Two key climate experts are calling for the retraction of a UN report released at COP28 on greenhouse emissions from animal agriculture, claiming that it “seriously distorted” their work when citing them making it look like the effects were smaller than the experts found. Paul Behrens, an associate professor at Leiden University and Matthew Hayek, an assistant professor at New York University, both accuse the UN Food and Agriculture Organization (FAO) study of systematic errors, poor framing, and highly inappropriate use of source data.

Hayek told the Guardian: “The FAO’s errors were multiple, egregious, conceptual and all had the consequence of reducing the emissions mitigation possibilities from dietary change far below what they should be. None of the mistakes had the opposite effect… The scientific consensus at the moment is that dietary shifts are the biggest leverage we have to reduce emissions and other damage caused by our food system, but the FAO chose the roughest and most inappropriate approach to their estimates and framed it in a way that was very useful for interest groups seeking to show that plant-based diets have a small mitigation potential compared to alternatives.”  Hayek said the FAO inappropriately cited a report he co-authored that measured all agri-food emissions and applied it to animal agriculture emissions alone.

In a March 2024 report titled “Options for a Paris-Compliant Livestock Sector”, Behrens and Hayek say that 78% of more than 200 scientists said it was important for animal herd sizes to peak by 2025 if the world was to stand a chance of preventing dangerous global heating. The experts said the FAO report “systematically underestimates” the emissions-cutting potential of dietary shifts through a “series of methodological errors”, which include double-counting meat emissions until 2050, mixing different baseline years in analyses, and channelling data inputs that inappropriately favour diets allowing increased global meat consumption.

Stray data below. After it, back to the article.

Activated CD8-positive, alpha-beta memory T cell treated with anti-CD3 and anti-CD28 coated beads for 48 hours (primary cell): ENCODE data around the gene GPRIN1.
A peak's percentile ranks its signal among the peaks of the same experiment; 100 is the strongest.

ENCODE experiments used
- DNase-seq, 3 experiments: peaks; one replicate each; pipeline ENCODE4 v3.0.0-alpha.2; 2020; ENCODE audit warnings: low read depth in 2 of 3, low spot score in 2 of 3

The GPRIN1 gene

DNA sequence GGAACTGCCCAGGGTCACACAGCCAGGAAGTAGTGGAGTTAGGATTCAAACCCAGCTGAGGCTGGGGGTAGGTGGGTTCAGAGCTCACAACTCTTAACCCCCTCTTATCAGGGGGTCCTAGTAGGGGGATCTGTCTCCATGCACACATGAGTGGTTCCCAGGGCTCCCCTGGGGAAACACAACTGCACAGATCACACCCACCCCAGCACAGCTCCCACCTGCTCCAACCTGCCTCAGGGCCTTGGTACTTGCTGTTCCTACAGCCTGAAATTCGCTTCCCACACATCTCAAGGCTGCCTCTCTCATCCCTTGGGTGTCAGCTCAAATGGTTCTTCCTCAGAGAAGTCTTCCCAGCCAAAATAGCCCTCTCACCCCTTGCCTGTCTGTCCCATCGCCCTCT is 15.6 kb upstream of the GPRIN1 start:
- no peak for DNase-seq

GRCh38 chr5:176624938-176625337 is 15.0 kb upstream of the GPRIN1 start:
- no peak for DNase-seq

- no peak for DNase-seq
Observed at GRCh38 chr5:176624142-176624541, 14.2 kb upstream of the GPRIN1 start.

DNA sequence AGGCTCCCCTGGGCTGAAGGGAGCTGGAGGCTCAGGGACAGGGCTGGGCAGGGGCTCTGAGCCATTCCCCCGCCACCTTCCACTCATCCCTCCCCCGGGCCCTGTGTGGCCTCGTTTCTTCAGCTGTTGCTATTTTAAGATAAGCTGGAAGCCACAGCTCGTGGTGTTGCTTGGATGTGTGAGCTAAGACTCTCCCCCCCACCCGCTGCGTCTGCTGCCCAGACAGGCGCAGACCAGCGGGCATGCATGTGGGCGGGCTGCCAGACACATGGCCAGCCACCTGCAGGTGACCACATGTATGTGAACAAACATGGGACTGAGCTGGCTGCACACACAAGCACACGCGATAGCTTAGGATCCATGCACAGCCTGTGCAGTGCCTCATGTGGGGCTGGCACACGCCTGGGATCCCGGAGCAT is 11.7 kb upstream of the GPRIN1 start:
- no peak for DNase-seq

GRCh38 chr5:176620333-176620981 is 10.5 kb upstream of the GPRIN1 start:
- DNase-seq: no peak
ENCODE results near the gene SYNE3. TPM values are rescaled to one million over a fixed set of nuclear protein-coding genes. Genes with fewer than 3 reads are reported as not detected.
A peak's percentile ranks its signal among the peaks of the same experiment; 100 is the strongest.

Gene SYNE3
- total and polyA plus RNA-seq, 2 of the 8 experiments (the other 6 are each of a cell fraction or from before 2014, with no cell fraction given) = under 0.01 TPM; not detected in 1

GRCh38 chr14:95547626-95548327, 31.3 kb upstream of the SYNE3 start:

“Originally from Catalonia, but resident in the UK for several decades, Jordi is a vegan zoologist and author, who has been involved in different aspects of animal protection for many years. In addition to scientific research, he has worked mostly as an undercover investigator, animal welfare consultant, and animal protection campaigner. He has been an ethical vegan since 2002, and in 2020 he secured the legal protection of all ethical vegans in Great Britain from discrimination in a landmark employment tribunal case that was discussed all over the world. He is also the author of the book, ‘Ethical Vegan: a personal and political journey to change the world’.